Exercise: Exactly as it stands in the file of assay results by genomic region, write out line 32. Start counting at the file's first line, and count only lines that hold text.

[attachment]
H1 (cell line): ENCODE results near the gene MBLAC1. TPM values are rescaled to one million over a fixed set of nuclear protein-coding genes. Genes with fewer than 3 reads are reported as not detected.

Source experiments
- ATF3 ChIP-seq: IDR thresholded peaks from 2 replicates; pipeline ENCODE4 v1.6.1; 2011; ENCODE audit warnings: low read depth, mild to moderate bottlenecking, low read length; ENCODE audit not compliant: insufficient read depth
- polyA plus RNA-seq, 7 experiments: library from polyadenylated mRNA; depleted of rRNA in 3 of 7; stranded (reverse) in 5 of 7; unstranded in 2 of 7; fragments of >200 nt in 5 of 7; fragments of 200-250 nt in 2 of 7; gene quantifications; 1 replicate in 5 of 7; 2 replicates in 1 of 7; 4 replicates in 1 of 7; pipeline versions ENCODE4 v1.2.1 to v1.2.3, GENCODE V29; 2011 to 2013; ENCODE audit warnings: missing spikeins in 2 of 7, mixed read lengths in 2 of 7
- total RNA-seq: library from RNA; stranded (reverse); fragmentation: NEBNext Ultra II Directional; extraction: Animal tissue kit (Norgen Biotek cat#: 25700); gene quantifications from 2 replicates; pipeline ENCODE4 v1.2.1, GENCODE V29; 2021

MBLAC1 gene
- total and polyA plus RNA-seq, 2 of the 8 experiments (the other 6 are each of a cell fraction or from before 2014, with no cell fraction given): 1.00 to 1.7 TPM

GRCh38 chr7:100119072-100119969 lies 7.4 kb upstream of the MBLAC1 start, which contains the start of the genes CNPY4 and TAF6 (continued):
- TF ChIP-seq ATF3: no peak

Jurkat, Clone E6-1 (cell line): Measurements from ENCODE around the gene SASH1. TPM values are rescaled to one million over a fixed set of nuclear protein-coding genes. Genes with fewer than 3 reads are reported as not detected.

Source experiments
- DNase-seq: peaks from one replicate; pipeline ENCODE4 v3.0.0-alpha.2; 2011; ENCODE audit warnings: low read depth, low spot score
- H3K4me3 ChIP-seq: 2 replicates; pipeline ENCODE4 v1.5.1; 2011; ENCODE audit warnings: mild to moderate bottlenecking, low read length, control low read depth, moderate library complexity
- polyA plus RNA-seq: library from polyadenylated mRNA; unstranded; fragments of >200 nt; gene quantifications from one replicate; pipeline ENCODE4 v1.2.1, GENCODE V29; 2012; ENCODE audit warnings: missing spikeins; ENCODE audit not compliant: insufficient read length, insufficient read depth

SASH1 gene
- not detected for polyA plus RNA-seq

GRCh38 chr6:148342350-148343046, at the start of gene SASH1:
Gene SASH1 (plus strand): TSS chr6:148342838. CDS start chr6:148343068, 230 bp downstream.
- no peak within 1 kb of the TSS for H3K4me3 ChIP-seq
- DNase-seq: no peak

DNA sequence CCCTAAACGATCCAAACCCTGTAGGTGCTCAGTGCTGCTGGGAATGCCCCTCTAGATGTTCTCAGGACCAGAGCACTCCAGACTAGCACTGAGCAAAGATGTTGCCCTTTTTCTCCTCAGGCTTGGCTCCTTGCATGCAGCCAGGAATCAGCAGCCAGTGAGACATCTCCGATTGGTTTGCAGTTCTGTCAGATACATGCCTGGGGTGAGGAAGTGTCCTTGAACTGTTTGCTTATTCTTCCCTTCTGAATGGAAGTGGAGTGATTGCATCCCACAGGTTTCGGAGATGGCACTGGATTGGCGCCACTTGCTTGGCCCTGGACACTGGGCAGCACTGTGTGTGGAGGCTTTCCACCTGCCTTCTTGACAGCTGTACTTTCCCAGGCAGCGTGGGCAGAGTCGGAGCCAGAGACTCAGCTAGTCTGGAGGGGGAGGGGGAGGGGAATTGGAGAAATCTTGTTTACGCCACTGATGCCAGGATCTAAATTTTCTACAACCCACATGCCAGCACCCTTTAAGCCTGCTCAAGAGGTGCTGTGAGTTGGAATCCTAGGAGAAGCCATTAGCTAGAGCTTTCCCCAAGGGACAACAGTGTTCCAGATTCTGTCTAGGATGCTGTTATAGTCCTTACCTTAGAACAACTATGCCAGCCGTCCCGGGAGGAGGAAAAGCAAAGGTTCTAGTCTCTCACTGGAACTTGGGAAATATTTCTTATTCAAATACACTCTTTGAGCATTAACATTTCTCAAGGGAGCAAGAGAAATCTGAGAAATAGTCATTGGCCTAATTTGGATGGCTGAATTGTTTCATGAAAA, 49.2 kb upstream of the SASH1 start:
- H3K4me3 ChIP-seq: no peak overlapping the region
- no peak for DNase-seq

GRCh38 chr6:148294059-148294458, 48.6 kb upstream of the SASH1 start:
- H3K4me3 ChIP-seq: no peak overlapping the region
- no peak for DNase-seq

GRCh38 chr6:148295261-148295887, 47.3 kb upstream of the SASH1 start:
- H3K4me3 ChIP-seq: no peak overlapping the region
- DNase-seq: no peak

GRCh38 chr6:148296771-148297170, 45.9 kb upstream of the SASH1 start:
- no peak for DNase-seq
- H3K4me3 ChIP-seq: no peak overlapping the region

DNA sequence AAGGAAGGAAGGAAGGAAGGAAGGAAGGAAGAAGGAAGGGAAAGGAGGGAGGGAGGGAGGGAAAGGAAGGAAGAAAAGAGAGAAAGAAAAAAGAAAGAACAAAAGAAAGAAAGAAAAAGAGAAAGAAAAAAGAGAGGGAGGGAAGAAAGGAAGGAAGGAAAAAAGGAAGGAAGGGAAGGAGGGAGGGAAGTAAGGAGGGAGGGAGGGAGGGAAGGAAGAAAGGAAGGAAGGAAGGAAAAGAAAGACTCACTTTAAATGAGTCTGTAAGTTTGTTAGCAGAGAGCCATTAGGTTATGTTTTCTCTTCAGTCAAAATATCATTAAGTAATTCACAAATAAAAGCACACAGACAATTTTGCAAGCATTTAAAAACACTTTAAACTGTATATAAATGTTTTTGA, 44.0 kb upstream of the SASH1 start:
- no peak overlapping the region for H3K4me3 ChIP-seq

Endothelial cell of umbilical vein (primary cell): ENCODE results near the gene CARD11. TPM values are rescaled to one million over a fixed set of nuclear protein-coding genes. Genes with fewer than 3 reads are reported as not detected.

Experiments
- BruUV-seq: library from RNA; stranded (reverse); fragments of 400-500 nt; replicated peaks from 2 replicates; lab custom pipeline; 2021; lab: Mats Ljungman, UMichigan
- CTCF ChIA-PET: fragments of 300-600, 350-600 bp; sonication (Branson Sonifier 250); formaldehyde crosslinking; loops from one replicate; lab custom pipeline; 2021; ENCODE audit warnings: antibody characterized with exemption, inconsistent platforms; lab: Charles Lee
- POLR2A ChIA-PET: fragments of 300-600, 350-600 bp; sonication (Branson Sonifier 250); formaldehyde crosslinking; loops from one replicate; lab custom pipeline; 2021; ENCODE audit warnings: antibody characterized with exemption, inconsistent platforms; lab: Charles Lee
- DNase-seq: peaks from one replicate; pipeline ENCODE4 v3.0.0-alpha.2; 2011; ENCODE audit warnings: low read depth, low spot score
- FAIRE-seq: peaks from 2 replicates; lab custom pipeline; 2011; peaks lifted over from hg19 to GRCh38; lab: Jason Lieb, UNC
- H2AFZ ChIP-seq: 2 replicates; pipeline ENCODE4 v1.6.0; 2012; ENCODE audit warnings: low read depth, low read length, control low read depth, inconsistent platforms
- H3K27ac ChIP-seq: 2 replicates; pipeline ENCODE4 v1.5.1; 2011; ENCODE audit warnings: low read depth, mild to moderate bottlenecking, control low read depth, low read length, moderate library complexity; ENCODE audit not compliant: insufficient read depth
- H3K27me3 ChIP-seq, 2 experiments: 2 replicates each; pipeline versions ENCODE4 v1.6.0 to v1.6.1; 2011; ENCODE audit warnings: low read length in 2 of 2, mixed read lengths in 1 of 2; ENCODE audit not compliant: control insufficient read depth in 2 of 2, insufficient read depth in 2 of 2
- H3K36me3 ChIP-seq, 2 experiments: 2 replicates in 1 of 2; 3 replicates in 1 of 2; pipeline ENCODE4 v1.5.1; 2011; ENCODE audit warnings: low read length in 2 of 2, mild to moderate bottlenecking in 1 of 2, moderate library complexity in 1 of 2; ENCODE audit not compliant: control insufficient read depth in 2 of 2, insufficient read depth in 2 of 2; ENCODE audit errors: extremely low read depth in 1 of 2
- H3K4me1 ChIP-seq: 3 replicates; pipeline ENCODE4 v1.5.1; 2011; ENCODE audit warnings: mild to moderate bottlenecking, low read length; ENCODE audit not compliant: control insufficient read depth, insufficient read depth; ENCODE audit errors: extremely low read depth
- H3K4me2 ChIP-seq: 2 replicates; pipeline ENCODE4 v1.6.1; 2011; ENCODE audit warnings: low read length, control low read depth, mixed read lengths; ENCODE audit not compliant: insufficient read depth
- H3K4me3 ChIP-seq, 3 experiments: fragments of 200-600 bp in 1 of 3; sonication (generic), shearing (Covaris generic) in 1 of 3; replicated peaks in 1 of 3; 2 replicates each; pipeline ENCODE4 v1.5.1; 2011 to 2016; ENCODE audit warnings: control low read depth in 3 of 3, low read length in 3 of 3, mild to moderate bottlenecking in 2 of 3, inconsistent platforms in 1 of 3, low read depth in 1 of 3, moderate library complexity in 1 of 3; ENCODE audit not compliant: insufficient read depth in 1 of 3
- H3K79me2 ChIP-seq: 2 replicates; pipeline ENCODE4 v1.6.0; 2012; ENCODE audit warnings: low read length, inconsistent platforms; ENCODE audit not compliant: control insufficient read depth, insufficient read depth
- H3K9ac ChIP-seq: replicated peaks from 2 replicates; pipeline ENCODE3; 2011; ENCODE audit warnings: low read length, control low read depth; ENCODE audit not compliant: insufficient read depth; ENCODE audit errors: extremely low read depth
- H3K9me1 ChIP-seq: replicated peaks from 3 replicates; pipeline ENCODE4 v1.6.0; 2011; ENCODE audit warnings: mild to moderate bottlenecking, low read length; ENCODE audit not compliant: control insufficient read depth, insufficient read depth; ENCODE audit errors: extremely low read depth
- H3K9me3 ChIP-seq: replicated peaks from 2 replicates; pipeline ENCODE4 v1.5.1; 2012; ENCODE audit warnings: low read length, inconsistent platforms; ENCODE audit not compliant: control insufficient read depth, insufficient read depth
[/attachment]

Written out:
- H3K4me3 ChIP-seq: no peak overlapping the region